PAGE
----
Bakersfield · Local

Bakersfield Mayor pushed for $20bil homeless plan. Grand Jury said city, Kern Co. stalling efforts.

A Kern County Grand Jury report says communities and local government must do more to support projects that not only house homeless people, but to prevent conditions that lead to homelessness.

The 18-page grand jury report titled “Kern County Homelessness and the Impact on Our Community” says the Kern County Board of Supervisors and Bakersfield City Council must get behind projects that build more housing and that significant amounts of state funding for various housing projects has been lost because of “unwillingness” to go forward on them.

Nearly $8 million in funding has been made available to non-profits working to house homeless people, but when it comes time to place people in housing, there are essentially no housing units available.

Currently, the city of Bakersfield has less than a 1 percent vacancy rate.

According to the report, the Kern County Housing Authority has more than 18,600 households on a public housing waiting list.

“It makes it particularly difficult to find housing solutions if there’s literally no supply,” the Bakersfield Kern Regional Homeless Collaborative said.

The report highlights several projects that have either stalled or not been acted on including the Casa Esperanza project in Northeast Bakersfield that the City Council denied a permit earlier this year.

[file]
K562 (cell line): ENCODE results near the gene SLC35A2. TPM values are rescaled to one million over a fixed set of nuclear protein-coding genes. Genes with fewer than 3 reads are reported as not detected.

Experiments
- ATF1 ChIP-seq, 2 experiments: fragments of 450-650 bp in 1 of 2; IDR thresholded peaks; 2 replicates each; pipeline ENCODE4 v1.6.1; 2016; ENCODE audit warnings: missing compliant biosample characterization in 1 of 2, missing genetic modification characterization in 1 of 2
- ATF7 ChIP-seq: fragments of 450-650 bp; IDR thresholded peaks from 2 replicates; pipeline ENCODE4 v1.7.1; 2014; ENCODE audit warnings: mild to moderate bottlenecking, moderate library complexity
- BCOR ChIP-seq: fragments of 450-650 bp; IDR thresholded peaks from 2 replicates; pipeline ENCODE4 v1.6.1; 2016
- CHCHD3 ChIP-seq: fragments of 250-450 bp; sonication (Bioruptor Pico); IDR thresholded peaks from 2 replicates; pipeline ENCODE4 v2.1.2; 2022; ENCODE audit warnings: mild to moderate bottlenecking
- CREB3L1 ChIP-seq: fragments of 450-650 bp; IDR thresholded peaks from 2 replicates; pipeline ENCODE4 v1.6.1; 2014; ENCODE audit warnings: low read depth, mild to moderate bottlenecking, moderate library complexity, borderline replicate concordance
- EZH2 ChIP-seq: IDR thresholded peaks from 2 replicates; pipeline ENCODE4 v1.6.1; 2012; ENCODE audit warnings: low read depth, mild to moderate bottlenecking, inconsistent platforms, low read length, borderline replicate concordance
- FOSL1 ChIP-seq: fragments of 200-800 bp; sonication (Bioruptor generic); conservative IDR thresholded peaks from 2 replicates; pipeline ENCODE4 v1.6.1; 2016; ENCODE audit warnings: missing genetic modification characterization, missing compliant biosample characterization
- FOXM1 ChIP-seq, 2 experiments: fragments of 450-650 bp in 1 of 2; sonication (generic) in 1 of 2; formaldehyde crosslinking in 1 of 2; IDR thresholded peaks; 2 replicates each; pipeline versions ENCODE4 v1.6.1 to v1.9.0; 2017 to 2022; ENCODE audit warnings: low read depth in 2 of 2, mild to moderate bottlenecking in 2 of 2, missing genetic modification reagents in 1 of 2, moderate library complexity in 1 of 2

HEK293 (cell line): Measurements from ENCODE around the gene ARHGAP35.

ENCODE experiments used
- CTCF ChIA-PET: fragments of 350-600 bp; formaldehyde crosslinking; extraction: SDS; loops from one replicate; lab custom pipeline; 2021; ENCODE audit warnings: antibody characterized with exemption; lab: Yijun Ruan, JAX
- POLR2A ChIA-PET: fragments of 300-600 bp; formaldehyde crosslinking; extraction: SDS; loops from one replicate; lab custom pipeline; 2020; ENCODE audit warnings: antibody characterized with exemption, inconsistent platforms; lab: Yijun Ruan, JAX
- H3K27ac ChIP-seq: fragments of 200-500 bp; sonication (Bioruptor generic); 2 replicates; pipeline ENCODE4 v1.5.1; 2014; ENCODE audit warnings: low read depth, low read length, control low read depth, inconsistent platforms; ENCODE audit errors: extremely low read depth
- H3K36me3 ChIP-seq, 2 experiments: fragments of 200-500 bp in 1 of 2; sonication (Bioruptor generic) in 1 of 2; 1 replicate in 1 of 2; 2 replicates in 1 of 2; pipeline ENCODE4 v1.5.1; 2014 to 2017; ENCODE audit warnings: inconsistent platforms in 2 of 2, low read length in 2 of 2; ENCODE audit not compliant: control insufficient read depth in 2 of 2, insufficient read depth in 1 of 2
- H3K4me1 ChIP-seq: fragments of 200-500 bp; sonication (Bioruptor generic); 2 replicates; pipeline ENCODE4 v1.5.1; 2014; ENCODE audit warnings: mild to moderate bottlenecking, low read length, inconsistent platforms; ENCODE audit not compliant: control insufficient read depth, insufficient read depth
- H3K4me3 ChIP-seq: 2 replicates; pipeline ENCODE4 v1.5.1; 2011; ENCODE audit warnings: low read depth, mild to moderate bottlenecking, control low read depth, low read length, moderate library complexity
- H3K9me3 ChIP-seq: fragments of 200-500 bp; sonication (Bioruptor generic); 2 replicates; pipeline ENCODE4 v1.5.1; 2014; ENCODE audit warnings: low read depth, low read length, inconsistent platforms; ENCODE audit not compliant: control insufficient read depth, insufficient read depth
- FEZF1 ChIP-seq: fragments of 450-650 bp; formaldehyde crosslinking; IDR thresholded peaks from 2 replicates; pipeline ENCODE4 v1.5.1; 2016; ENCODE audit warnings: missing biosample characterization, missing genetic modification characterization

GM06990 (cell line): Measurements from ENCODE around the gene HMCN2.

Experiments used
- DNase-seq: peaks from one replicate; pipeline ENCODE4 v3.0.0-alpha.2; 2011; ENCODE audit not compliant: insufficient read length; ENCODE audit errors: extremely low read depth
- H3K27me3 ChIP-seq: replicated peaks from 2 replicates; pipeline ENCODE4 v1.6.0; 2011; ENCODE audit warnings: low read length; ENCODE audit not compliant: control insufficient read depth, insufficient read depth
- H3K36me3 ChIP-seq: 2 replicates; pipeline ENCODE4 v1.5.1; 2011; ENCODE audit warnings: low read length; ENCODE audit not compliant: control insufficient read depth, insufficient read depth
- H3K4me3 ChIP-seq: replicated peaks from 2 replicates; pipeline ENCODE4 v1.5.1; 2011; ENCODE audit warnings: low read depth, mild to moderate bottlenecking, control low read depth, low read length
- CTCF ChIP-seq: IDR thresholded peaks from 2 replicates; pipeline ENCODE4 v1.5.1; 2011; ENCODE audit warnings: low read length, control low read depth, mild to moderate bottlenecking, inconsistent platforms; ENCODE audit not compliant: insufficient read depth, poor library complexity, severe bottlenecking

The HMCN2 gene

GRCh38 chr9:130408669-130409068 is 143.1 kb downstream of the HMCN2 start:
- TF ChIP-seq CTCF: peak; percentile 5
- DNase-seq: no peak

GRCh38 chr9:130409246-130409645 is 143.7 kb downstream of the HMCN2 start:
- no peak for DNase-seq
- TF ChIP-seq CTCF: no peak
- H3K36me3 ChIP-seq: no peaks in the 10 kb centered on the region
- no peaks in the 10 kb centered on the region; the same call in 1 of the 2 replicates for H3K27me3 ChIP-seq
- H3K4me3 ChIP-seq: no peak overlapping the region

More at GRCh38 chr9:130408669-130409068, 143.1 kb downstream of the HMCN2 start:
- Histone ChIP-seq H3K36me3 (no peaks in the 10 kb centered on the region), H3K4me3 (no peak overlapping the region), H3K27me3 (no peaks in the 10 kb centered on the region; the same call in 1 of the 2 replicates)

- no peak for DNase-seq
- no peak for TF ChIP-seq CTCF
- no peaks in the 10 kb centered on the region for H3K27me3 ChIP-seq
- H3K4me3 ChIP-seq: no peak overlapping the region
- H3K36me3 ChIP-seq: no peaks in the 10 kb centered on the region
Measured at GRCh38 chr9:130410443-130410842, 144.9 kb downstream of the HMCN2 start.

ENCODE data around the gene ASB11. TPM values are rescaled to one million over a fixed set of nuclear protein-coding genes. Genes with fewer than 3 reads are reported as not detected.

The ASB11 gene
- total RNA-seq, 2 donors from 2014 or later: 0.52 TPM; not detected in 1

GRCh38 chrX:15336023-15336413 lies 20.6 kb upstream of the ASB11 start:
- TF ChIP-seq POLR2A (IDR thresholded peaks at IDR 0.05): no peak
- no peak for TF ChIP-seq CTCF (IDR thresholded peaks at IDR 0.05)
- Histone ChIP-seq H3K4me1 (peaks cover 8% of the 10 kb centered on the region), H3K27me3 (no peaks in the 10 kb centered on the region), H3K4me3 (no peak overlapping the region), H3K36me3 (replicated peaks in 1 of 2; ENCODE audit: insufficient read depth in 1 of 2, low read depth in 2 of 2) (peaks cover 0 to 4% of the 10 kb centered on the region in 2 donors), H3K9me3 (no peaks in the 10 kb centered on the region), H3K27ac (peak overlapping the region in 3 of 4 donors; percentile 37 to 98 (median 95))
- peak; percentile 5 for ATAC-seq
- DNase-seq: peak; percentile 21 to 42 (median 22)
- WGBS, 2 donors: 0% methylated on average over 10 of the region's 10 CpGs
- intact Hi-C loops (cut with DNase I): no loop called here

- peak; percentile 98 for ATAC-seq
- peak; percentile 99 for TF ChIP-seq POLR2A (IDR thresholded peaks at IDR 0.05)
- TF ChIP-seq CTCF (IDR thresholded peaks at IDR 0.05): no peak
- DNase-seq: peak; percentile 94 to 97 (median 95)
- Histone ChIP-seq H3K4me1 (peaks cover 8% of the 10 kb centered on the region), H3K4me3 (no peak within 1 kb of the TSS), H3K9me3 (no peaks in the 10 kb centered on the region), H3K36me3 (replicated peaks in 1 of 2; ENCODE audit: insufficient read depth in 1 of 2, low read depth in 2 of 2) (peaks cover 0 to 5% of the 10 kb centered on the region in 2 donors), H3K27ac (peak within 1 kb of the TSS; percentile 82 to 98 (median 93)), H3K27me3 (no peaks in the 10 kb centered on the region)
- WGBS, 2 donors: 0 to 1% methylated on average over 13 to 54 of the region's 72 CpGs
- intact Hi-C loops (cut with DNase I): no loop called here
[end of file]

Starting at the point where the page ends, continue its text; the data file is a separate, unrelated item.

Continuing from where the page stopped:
It was only intervention by the California Department of Housing and Community Development that allowed the project to move forward, the report stated.

The report also highlights two Project RoomKey proposals in Bakersfield – one at the Rosedale Inn on Buck Owens Boulevard, another at Sleep Inn & Suites on Knudsen Drive – that were denied by the city and the county.

A grant of $383,000 to Bakersfield Kern Regional Homeless Collaborative has gone unused.

In late April, Bakersfield Mayor Karen Goh joined California’s Big City Mayors Coalition to push a five year, $20 billion spending plan to combat homelessness.

At the time, Goh said that local jurisdictions were forced to pick up the slack in the state’s ever-worsening crisis and attempted to highlight Bakersfield’s efforts, despite the City Council’s rejection and stalling of two key pandemic-era homeless projects.

“We have demonstrated success in adding emergency bed space, creating permanent housing solutions, and now we must address and sustain the next phase of the challenge including providing housing, supportive services for severely mentally-ill and drug addicted persons,” Goh said at the time.

The report argued that “Not In My Backyard,” or NIMBYism is a pervasive force in halting progress at Kern County’s overwhelming homeless issues.

The report also highlights the ripple effects homelessness has on city and county budgets and law enforcement. Cleanup efforts at encampments, parks, empty buildings and other needed law enforcement responses bring added costs.

But Grand Jurors noted that there is no one-size-fits all solution for homelessness in Bakersfield and Kern County, but instead urges collaboration between existing groups providing homeless outreach, and to build more temporary, transitional and permanent housing.

“What we need is commitment from our politicians, community leaders, and our community neighbors to work together to reduce homelessness and build a future where every person has a permanent place to call home,” the report states.

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The San Joaquin Valley Sun
Staff reports from The San Joaquin Valley Sun staff.